Nice Work Andy! Glad to see you got the bugs worked out.

-Jeff Weber

Re: Advanced Physics with Silverlight and Farseer    By Anonymous on 1/23/2008 10:48 AM
Andy, very cool! One issue, if an object comes in contact with a wall, it freaks out.

- Bill Reiss

Cool Silverlight Example    By TrackBack on 1/23/2008 11:53 AM
Cool Silverlight Example
# Krugism

Cool Silverlight Physics Example    By TrackBack on 1/24/2008 10:35 AM
Cool Silverlight Physics Example
# Krugism

Re: Advanced Physics with Silverlight and Farseer    By Anonymous on 1/28/2008 8:16 PM
Andy - Sweet demo! :)

- Chris Cavanagh

Re: Advanced Physics with Silverlight and Farseer    By Anonymous on 1/29/2008 9:24 AM
Really very good..........
awesome
Ravi Kant

Re: Advanced Physics with Silverlight and Farseer    By Anonymous on 2/17/2008 7:09 AM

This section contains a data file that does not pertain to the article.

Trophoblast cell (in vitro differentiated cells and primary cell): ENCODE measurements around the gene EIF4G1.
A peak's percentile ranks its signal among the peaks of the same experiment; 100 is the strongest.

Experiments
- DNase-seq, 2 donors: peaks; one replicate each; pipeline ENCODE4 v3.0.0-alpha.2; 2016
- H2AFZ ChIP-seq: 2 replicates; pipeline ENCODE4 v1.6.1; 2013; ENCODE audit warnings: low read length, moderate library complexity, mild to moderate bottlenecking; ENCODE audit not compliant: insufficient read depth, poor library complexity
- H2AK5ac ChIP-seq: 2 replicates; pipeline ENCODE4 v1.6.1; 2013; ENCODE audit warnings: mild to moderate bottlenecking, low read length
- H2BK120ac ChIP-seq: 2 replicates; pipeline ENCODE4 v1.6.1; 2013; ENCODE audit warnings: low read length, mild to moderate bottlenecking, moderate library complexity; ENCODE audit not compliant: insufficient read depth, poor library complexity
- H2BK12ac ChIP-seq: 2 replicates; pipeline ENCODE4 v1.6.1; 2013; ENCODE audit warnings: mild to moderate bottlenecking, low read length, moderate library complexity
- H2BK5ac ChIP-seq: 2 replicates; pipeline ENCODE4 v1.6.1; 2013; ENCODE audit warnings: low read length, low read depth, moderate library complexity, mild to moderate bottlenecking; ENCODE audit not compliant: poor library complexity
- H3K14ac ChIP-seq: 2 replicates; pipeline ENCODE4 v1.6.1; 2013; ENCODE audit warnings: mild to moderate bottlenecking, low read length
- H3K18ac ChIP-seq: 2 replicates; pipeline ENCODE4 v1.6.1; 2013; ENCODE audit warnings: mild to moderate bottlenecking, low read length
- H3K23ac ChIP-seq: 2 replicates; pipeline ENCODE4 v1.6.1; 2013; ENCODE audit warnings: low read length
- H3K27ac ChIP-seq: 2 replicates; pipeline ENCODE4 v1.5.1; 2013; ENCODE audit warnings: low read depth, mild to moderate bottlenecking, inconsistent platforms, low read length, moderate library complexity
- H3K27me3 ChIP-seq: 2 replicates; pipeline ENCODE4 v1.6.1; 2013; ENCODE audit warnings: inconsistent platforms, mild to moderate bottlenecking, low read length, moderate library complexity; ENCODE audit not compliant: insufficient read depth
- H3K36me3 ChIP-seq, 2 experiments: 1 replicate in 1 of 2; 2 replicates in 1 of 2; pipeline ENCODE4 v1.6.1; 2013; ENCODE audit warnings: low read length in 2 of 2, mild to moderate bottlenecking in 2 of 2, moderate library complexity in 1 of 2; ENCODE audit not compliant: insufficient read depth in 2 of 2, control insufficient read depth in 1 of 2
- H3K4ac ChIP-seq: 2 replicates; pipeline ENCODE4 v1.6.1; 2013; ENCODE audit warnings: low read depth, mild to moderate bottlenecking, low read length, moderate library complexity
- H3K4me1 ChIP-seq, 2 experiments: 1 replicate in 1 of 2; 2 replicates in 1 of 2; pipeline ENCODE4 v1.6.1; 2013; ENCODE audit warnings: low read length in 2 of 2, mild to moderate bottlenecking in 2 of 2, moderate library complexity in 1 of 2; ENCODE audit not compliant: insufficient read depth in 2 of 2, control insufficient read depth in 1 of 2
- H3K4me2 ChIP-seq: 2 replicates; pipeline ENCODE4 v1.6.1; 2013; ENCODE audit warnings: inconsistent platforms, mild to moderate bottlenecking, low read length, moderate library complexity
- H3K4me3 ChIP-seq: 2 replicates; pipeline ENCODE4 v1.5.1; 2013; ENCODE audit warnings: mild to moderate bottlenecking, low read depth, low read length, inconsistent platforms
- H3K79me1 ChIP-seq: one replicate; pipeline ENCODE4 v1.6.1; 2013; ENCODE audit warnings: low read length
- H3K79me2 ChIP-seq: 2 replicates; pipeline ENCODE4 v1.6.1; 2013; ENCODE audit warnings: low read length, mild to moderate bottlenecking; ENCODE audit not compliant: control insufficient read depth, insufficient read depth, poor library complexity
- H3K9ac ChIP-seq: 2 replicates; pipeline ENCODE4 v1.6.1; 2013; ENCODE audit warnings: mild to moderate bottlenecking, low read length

In your demo i can’t see anything i draw, only in debug mode I can see grey boxes but still no drawings? Also those debug boxes sometimes jumps accidentally?? I have vista x64 could it be a reason??

Re: Advanced Physics with Silverlight and Farseer    By TrackBack on 6/30/2008 11:19 PM
Trying My Hand at Game Development with Silverlight 2 Beta 2
# swainman

Re: Advanced Physics with Silverlight and Farseer    By Anonymous on 5/5/2011 2:15 PM
Just wanted to say thank you!

Re: Advanced Physics with Silverlight and Farseer    By Anonymous on 5/7/2011 4:44 PM
Just wanted to say thanks, found your blog really useful and interesting!